Hybrid Electric Vehicles: A Stay of Execution for NiMH Batteries
Jan 25, 2021 Dr James Edmondson
When we talk about battery-electric vehicles, the lithium-ion battery is dominant; however, for full hybrid electric vehicles (those that have electric-only modes but do not plug-in), NiMH batteries are still the most common battery on the road. With the growing market for hybrid electric vehicles (HEVs), will this drive further demand for NiMH batteries and stop them from being eliminated from the automotive market?
The new report from IDTechEx on "Full Hybrid Electric Vehicle Markets 2021-2041" covers this topic along with the key players and geographical markets for HEVs. Battery and motor-generator technology is analyzed for HEV cars, buses, and trucks, giving forecasts for Li-ion and NiMH battery demand over the next 20 years.
Toyota is the ruling OEM in the global HEV car market, with over 60% market share in 2019. Other manufacturers have started to eat into this share over the years, but Toyota still reigns supreme. While the other OEMs have mostly transitioned towards Li-ion batteries for their HEVs, Toyota remains committed to NiMH batteries and HEVs for the foreseeable future, with the majority of their line-up now using either NiMH or Li-ion depending on the specifications. For the relatively small batteries that are used in HEVs, the NiMH is still sufficient to meet requirements. It is also much more technologically mature and lower cost than Li-ion.
In 2020, NiMH batteries were still the dominant form installed in HEVs, largely due to Toyota. As Li-ion costs continue to fall and HEV battery capacity increases, NiMH are unlikely to remain competitive but will still see an increase in short term demand. Source: IDTechEx report: "Full Hybrid Electric Vehicle Markets 2021-2041".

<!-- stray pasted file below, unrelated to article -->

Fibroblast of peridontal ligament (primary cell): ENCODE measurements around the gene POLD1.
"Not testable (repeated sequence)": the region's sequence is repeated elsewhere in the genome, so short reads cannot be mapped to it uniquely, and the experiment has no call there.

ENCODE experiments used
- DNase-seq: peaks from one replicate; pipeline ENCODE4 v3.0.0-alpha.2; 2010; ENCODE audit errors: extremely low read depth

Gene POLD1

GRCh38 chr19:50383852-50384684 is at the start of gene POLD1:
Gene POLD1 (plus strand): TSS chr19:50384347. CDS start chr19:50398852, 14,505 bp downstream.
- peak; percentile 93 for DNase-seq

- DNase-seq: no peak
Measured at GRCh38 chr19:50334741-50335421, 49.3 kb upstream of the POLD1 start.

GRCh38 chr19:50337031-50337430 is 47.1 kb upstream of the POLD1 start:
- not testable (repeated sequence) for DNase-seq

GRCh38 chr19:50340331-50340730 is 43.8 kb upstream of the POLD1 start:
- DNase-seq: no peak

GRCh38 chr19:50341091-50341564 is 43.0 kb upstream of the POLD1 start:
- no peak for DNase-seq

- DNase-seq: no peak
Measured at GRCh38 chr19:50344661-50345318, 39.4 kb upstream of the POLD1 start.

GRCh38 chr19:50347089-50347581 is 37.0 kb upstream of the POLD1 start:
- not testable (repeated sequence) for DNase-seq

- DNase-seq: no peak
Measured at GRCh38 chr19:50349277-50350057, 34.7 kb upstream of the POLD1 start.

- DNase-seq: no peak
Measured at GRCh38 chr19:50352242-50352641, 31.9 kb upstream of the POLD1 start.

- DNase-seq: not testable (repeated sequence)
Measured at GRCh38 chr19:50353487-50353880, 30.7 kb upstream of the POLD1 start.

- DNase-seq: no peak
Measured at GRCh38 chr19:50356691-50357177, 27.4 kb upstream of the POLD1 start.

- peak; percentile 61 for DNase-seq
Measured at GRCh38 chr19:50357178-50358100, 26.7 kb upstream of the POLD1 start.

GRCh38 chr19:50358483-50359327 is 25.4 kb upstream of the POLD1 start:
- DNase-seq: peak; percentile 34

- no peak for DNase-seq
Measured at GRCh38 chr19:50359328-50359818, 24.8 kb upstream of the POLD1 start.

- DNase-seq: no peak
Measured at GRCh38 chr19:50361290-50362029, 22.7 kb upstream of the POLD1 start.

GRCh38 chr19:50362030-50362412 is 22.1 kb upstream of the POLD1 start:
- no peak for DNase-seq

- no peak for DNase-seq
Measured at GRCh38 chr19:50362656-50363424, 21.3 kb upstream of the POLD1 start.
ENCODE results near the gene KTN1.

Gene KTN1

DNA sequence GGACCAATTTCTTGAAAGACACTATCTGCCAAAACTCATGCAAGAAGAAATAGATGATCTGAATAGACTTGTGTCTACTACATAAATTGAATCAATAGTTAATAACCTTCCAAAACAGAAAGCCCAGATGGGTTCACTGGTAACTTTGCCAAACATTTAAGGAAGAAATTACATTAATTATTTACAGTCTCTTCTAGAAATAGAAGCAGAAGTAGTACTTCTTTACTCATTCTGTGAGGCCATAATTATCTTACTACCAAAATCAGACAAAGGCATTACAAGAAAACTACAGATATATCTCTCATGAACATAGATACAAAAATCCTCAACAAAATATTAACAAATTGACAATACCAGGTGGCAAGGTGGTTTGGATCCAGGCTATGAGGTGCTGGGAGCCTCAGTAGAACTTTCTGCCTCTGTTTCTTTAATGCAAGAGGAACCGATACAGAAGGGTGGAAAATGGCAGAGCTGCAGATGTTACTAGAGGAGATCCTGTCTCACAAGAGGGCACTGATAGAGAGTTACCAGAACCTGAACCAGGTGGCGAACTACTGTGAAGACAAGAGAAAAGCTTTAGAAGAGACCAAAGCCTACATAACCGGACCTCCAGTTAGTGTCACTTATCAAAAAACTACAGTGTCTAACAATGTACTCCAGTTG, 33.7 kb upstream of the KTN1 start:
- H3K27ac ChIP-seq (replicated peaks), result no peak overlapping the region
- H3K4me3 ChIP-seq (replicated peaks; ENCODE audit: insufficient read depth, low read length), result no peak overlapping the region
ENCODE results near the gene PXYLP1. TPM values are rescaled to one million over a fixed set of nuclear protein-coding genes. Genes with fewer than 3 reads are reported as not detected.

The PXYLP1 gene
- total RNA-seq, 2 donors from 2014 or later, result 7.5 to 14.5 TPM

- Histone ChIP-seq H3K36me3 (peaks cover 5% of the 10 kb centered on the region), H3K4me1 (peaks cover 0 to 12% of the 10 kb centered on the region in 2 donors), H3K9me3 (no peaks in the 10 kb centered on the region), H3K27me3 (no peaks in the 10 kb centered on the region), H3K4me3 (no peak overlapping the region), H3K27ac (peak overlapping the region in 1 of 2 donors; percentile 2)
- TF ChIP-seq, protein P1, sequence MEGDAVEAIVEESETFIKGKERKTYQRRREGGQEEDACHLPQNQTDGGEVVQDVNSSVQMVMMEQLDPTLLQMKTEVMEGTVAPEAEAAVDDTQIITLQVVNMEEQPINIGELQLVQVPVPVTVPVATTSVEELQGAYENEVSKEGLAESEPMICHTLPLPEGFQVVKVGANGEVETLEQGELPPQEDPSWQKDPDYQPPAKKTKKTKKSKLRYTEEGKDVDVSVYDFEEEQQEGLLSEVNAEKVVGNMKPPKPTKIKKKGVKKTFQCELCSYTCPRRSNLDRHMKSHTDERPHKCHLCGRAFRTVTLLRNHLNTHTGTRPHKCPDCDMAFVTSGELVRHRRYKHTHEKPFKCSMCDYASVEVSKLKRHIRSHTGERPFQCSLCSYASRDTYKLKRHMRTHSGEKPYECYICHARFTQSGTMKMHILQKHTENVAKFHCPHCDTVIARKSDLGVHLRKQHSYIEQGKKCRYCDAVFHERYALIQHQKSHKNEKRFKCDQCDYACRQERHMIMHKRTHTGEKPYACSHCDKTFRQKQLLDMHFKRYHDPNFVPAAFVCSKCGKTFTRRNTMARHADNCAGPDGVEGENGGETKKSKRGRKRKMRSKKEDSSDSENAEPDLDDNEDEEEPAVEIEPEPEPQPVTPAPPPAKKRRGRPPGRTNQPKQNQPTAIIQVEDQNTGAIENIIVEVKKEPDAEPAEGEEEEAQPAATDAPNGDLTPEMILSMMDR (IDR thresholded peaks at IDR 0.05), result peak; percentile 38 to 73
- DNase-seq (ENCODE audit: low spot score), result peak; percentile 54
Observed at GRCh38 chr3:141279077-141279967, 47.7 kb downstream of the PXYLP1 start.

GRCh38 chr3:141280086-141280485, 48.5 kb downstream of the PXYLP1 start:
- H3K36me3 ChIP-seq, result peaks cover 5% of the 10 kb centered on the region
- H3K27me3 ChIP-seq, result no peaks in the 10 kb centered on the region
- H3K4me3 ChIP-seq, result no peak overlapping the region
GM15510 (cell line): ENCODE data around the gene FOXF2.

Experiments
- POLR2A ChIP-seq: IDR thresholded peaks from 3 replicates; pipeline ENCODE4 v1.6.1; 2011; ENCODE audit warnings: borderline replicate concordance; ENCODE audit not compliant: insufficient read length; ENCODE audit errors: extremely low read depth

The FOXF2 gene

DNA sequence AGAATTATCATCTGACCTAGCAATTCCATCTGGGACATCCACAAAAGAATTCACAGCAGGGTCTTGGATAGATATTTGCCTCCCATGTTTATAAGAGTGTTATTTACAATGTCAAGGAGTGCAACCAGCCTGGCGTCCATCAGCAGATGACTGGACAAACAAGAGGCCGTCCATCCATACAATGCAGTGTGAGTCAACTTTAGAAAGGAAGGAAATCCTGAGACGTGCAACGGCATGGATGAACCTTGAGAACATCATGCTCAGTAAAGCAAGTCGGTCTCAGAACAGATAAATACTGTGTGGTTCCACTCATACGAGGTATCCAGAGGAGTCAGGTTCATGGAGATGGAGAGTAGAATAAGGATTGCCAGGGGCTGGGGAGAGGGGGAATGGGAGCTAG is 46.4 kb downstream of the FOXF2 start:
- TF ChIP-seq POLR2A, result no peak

Sales of HEVs have continued to grow throughout the COVID-19 pandemic despite the downturn of the overall car market. This, combined with Toyota's dominance and NiMH portfolio, provides a good market for NiMH batteries, at least in the short term. Li-ion technology is still evolving and reducing in price; at a certain point, it may no longer be cost-effective to continue using NiMH. Additionally, fossil fuel bans are incoming, with countries like the UK banning purely internal combustion engine (ICE) vehicles by 2030 and only allowing hybrids "that can drive a significant distance with zero emissions". HEV manufacturers will likely increase the battery capacity in order to give more electric-only range, making the Li-ion option more appealing. Even with this stay of execution for HEVs, banning vehicles with ICEs of any sort is likely to follow shortly after. This will eliminate the HEV in many markets and hence the demand for NiMH.
IDTechEx recently published the report "Full Hybrid Electric Vehicle Markets 2021-2041". This report gives an in-depth look at the historic HEV market in China, Europe, Japan, South Korea, and the US, with an outlook over the next 20 years. An extensive model database of over 80 HEVs sold between 2015 and 2019 is used to determine the market's battery and motor-generator technology in addition to geographical markets and manufacturer market shares. The total cost of ownership calculations is compared with ICE and 48V hybrids, as well as how HEVs can help manufacturers meet new European emissions targets. For more information on this report please visit www.IDTechEx.com/HEV.
This report forms part of the broader electric vehicle and energy storage research from IDTechEx, who track adoption of electric vehicles, battery trends and demand across more than 100 different mobility sectors. This is summarized in a master report: www.IDTechEx.com/EV, or for further in-depth analysis, please see the full portfolio of electric vehicle research available from IDTechEx: www.IDTechEx.com/research/EV.